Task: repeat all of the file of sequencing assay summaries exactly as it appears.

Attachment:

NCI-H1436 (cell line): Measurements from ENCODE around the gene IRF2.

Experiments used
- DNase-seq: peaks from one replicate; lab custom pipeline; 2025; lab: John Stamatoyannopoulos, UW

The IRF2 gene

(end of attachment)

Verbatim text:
NCI-H1436 (cell line): Measurements from ENCODE around the gene IRF2.

Experiments used
- DNase-seq: peaks from one replicate; lab custom pipeline; 2025; lab: John Stamatoyannopoulos, UW

The IRF2 gene